I am glad for it though. I’ve replaced my vanity with wisdom. I still like to be spiffy but don’t obsess like my teenage self did. I’ve got debts now, a career, family to think of. I’ve done more growing in the last five years than in the 27 years before. I even find there are times when I’m out of touch with younger people!

    As I begin moving in to the “middle age range” I look forward to being able to excel with the hindsight I have now.

    • Has it really been that long?

      I can remember when you were just a wee lad… : )

      The aging thing that ‘got’ me first was needing reading glasses. Ugh! I had always prided myself on great eyesight, and experiencing it degrading was depressing. I blame staring at a computer screen so much for some of it. Now I have piles of reading glasses all over the place for easy reach if I need them.

      Something to look forward to in your 40’s….

  • Up on a roof?!!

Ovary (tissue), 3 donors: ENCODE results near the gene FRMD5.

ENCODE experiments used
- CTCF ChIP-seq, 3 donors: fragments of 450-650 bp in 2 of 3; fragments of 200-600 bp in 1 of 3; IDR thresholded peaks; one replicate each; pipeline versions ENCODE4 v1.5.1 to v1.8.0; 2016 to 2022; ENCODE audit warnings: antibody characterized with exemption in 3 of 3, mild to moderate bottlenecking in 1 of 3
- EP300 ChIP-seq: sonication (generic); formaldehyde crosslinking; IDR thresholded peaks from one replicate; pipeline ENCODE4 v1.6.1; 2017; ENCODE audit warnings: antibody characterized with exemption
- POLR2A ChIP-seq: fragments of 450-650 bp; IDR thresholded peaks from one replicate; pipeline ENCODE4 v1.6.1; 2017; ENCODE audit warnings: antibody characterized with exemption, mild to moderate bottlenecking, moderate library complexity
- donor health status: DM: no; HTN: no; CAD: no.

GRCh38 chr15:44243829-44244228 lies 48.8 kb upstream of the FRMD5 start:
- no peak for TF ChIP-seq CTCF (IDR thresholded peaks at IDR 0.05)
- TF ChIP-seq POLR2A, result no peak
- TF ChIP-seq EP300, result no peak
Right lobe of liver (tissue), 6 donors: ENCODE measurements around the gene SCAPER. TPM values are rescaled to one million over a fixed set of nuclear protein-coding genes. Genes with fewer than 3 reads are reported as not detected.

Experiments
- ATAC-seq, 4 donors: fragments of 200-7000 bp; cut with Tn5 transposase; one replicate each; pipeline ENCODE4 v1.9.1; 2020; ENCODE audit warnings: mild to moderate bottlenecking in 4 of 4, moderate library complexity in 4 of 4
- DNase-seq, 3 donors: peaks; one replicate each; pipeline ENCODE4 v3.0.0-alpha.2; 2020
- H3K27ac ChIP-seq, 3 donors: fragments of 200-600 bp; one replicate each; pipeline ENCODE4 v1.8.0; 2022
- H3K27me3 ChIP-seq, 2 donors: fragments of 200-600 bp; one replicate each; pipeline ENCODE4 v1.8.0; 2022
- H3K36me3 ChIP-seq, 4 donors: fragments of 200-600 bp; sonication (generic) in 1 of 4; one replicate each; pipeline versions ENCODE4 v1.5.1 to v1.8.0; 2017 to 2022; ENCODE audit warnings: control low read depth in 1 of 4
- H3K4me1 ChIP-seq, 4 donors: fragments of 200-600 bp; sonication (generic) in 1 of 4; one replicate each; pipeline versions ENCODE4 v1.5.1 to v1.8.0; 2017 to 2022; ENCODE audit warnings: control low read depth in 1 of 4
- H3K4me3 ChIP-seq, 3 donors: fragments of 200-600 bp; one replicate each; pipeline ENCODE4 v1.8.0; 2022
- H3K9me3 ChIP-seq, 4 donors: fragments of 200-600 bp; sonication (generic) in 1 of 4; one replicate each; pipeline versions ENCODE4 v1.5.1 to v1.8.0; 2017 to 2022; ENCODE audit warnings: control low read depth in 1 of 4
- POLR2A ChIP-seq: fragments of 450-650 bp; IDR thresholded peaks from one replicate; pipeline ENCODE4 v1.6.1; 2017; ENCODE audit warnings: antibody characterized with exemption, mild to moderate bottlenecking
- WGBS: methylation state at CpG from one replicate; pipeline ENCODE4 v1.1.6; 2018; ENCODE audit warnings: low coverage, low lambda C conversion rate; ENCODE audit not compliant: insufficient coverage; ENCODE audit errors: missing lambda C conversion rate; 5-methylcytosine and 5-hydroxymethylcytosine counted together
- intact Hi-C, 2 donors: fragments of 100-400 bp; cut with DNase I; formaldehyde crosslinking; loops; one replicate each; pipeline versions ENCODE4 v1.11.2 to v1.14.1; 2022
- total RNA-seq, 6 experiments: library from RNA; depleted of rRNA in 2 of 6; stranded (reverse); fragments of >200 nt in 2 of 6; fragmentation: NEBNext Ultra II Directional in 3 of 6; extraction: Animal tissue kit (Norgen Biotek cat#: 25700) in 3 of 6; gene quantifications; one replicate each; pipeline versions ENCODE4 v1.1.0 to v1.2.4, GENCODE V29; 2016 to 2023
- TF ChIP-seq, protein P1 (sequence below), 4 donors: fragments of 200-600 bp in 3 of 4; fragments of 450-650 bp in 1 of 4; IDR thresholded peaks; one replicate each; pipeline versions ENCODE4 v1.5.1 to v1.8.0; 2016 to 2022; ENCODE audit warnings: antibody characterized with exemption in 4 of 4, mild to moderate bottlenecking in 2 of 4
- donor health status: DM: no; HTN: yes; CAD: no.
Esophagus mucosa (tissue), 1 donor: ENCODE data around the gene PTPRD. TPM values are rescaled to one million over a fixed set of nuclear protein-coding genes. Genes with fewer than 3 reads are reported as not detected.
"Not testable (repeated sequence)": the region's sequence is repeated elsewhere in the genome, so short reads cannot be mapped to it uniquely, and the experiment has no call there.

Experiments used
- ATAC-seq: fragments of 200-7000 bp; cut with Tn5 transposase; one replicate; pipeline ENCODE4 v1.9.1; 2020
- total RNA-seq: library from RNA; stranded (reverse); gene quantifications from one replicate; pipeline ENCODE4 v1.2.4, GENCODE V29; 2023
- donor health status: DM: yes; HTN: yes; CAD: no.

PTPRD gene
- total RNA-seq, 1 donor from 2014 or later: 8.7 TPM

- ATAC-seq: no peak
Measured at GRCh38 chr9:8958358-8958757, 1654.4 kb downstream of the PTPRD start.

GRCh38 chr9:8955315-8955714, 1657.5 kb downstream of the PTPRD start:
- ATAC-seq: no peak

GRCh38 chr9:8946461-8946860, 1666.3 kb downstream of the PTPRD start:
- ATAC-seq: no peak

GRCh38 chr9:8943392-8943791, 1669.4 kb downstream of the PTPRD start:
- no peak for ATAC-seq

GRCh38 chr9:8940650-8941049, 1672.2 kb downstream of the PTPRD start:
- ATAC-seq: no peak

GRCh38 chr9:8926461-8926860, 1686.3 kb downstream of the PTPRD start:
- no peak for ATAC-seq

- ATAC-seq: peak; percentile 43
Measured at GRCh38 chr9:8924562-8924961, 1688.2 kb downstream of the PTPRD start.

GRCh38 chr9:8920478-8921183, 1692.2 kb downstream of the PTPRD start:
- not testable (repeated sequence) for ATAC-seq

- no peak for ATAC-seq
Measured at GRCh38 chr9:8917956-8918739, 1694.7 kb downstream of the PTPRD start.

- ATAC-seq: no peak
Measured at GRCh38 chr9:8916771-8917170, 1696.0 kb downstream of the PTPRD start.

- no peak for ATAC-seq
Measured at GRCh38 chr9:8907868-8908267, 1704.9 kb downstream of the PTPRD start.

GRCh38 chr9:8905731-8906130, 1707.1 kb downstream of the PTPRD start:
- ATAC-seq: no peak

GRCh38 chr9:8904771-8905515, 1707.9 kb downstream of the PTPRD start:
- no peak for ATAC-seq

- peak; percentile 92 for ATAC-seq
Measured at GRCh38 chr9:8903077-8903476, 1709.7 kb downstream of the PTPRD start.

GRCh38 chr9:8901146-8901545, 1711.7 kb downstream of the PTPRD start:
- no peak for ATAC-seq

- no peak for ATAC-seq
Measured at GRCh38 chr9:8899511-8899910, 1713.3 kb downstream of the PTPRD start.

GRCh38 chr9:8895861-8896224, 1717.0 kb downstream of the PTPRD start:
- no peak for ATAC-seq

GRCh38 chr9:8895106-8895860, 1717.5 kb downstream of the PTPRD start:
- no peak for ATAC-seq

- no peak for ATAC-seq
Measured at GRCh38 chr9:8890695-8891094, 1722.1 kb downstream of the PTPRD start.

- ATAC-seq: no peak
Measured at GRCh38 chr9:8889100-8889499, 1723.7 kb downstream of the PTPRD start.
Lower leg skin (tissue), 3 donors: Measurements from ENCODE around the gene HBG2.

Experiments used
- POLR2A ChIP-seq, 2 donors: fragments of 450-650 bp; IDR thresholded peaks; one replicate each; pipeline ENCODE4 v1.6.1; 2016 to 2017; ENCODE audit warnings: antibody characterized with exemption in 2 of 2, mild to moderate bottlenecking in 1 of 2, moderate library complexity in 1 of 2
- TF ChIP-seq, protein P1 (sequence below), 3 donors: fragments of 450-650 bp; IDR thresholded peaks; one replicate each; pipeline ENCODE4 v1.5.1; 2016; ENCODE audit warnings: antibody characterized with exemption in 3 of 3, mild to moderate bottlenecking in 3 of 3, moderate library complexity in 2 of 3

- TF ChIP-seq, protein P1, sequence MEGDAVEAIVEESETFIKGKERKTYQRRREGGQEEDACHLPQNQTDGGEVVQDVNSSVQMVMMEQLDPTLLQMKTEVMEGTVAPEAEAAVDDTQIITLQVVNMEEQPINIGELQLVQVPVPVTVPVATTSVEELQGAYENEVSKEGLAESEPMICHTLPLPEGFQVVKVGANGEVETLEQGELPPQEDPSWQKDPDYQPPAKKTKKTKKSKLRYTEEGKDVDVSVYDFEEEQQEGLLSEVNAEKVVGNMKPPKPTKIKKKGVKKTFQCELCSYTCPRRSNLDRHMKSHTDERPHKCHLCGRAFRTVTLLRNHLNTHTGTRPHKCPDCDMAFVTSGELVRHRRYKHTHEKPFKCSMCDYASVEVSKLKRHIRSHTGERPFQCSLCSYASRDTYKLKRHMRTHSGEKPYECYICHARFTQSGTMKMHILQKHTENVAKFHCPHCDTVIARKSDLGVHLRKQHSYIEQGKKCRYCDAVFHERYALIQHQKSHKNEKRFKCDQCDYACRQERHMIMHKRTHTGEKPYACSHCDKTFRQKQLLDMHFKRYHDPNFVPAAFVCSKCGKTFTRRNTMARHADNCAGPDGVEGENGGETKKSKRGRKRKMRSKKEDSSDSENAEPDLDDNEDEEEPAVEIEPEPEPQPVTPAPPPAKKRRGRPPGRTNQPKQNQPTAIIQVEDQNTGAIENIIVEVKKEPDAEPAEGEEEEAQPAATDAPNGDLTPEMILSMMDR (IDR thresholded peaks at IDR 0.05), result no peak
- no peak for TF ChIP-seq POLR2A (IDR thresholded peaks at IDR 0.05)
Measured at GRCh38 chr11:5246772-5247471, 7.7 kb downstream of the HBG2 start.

No roofs for me… crawl spaces are my nemesis.

    I am 74 years old. Several years ago I promised myself that I would leave crawl spaces for younger people, but I do not seem able to keep that resolution. Some crisis always seems to come along demanding my presence in an 18″ high crawl space.

    This winter, it was frozen pipes. Once in, I can manage to pull myself to where I need to be, but getting out is not so easy. So Richard gets on top of the house and struggles to get down; SK-B gets under the house and has a hard time getting back up!

  • It ain't for wusses

    Aging is tough stuff. And in accordance with whatever else is going on with your health, it makes it all unbearable at times. It helps to have a bleak humor; to find the ironic, the humiliating, absolutely hilarious is a gift of aging. You made me laugh, Richard. Thanks.

  • Snow shoveling

    One thing I notice is that when I see someone shoveling snow, they almost always have grey hair. Am I wrong, or has snow shoveling now become the job of the elderly?

    One exception was a couple of years ago, two boys came around with shovels looking for work. They totally threw themselves into the work, but they were only about 10 years old and the snow and ice were really too much for them.

    I ended up paying them, and finishing the job myself.

Leave a Reply